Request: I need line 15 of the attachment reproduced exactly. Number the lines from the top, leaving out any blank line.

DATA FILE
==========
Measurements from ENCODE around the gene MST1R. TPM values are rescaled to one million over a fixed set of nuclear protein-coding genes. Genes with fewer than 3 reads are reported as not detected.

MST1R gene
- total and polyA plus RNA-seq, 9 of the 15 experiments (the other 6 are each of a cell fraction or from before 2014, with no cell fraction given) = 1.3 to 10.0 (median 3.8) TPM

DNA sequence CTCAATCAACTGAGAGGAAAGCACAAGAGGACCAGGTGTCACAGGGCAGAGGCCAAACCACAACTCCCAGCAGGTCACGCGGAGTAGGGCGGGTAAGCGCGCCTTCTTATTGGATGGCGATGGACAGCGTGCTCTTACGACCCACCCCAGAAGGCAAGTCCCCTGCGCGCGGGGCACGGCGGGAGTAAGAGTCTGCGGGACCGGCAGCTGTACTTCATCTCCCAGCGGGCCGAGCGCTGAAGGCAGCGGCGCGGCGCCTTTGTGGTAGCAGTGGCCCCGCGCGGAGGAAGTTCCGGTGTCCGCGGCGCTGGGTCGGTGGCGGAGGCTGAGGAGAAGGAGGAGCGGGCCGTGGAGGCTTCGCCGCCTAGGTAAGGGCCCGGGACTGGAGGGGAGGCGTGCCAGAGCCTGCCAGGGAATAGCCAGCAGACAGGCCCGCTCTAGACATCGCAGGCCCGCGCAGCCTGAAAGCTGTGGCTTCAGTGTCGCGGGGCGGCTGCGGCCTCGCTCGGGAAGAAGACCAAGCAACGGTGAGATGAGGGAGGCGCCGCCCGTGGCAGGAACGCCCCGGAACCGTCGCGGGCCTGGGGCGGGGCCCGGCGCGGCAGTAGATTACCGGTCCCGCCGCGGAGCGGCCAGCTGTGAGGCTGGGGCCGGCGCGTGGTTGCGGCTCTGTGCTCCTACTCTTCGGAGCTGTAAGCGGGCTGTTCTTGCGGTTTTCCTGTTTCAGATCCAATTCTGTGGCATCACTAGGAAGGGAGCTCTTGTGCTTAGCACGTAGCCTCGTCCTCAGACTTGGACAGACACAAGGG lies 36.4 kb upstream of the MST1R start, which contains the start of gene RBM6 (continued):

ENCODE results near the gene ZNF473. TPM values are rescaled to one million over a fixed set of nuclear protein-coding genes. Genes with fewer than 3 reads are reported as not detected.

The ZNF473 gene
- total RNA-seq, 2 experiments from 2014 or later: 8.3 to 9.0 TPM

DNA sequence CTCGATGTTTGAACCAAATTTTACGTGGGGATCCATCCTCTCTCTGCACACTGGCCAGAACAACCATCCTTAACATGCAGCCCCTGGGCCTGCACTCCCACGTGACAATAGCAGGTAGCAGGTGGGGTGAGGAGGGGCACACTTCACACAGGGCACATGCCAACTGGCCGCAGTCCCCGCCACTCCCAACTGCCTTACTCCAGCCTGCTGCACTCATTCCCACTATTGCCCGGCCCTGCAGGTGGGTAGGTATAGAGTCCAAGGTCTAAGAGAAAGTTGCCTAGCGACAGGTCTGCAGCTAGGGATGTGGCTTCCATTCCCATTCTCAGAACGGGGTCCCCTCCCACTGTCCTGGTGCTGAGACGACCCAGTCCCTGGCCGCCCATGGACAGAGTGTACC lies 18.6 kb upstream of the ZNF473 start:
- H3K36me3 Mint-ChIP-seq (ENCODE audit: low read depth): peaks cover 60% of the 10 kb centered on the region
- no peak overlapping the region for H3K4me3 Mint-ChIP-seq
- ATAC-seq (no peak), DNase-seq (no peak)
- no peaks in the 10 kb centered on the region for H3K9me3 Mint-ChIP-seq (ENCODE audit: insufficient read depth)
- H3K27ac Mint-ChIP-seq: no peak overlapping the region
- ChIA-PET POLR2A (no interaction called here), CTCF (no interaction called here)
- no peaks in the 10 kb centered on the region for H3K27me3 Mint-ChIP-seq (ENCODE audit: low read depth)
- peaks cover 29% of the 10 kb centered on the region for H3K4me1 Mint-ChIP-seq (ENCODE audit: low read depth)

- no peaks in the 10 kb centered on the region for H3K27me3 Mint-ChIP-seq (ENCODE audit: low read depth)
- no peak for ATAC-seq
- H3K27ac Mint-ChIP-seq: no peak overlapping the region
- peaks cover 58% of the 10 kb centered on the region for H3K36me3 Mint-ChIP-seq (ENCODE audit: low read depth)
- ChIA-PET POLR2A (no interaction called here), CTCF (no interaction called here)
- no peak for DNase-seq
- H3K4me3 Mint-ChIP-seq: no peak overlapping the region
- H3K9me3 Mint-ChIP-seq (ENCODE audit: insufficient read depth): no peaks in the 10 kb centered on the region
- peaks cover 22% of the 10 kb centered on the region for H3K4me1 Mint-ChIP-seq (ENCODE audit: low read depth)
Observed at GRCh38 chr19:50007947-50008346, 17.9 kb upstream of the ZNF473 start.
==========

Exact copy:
- no peaks in the 10 kb centered on the region for H3K27me3 Mint-ChIP-seq (ENCODE audit: low read depth)